Half of Gays and Lesbians say that concern about being victim of hate crimes affects ‘Coming Out’
New national survey by Harris Interactive and Witeck-Combs Communications examines attitudes about gays, lesbians, bisexuals or transgender persons ‘Coming Out’
ROCHESTER, N.Y. – October 10, 2006 – Seven out of ten (70%) heterosexual adults in the United States say that they know someone who is gay, lesbian, bisexual or transgender (GLBT). More than half of those who are gay, lesbian, bisexual or transgender (54%) say that concern about being the victim of a hate crime would be a reason for a person to not come out. Other concerns that GLBT adults cite about why a person might not come out include rejection by their families (39%), rejection by their friends (32%) and losing their jobs (27%).
These are some of the highlights of a nationwide online survey of 2,932 U.S. adults (ages 18 and over) of whom 2,548 indicated they are heterosexual and 324 self-identified as gay, lesbian, bisexual or transgender (this includes an over-sample of gays and lesbians). The survey was conducted between September 7 and 14, 2006, by Harris Interactive®, a worldwide market research and consulting firm, in conjunction with Witeck-Combs Communications, Inc., a strategic public relations and marketing communications firm with special expertise in the GLBT market.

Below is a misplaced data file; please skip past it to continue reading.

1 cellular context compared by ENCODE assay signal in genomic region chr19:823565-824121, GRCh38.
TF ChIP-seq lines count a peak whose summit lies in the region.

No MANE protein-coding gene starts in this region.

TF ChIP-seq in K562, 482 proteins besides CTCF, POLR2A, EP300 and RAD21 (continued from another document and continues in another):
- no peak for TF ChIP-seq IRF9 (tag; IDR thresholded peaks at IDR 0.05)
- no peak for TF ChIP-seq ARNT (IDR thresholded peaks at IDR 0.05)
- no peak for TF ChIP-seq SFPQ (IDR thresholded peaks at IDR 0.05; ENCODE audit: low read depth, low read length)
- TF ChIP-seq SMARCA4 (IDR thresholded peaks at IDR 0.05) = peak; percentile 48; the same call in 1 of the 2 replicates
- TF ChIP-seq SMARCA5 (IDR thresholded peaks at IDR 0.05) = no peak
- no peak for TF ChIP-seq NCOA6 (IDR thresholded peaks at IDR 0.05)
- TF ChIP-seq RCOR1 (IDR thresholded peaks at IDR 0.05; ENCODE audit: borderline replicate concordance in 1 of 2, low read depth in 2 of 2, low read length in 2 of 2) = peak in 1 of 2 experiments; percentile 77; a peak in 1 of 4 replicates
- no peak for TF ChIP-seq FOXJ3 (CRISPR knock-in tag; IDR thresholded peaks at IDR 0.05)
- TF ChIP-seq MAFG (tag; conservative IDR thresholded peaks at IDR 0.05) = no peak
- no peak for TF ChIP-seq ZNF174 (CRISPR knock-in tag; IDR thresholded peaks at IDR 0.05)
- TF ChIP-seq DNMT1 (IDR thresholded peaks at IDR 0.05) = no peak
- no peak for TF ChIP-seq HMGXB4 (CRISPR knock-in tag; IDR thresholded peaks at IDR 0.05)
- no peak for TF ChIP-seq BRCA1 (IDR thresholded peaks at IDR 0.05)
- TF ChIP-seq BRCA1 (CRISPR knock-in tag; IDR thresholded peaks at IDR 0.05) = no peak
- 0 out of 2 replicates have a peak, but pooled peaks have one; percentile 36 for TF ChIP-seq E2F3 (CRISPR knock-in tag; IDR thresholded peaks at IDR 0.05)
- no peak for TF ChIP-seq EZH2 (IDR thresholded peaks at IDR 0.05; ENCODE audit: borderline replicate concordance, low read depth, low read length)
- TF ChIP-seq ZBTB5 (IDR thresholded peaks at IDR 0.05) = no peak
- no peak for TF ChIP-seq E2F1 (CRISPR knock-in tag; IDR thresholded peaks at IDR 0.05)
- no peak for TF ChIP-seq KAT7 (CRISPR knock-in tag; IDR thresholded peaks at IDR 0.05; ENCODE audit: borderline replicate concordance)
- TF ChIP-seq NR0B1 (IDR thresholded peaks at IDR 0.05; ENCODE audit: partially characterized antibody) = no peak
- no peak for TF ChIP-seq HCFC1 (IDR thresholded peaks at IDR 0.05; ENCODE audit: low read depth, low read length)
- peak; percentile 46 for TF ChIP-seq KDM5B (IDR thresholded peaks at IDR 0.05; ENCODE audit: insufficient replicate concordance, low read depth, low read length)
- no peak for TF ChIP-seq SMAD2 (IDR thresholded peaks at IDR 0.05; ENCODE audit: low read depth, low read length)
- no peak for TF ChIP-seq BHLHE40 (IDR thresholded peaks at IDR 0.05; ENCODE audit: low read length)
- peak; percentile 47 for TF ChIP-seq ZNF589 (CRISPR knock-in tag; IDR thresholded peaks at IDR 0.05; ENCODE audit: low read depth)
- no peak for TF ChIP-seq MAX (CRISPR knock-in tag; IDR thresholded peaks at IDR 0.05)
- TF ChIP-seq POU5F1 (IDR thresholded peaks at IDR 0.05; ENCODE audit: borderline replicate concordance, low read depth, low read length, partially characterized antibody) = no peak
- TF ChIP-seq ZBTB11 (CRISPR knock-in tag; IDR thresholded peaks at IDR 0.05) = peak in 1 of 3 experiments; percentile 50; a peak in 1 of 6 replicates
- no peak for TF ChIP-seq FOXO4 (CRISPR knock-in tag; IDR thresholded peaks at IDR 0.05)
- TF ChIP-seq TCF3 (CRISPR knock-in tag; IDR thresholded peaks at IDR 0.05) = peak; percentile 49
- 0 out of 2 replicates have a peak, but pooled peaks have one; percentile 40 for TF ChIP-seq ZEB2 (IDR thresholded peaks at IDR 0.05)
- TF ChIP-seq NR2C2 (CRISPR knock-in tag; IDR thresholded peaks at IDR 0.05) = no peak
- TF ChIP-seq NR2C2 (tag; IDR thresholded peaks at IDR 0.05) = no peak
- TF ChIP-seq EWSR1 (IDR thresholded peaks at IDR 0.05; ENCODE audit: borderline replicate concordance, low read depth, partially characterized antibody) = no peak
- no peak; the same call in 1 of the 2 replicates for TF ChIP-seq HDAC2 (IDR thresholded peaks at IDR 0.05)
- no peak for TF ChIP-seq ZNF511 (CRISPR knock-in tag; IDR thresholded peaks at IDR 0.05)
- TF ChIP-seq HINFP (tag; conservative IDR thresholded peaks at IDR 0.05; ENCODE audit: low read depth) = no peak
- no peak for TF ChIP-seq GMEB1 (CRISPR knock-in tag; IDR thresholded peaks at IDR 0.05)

Fully, 83 percent of those who self-identify as gay or lesbian consider themselves out. In general, when all GLBT respondents were asked if they considered themselves open about their sexual orientation, large majorities of them said they are out to their close friends (92%) and to their parents (78%). Many gays and lesbians also indicated they are out to other relatives such as grandparents or cousins (68%), acquaintances and to casual friends (68%) and to co-workers and colleagues (66%).
“Though attitudes throughout American society toward gay, lesbian, bisexual and transgender people have changed tremendously over the past several decades, it’s not surprising to learn that there is still a widespread concern among gays and lesbians about becoming a victim of hate if they are open about their sexual orientation,” said Wes Combs, President of Witeck-Combs Communications. “But the results of this survey are encouraging about the numbers of people who choose to be open in spite of the risks.”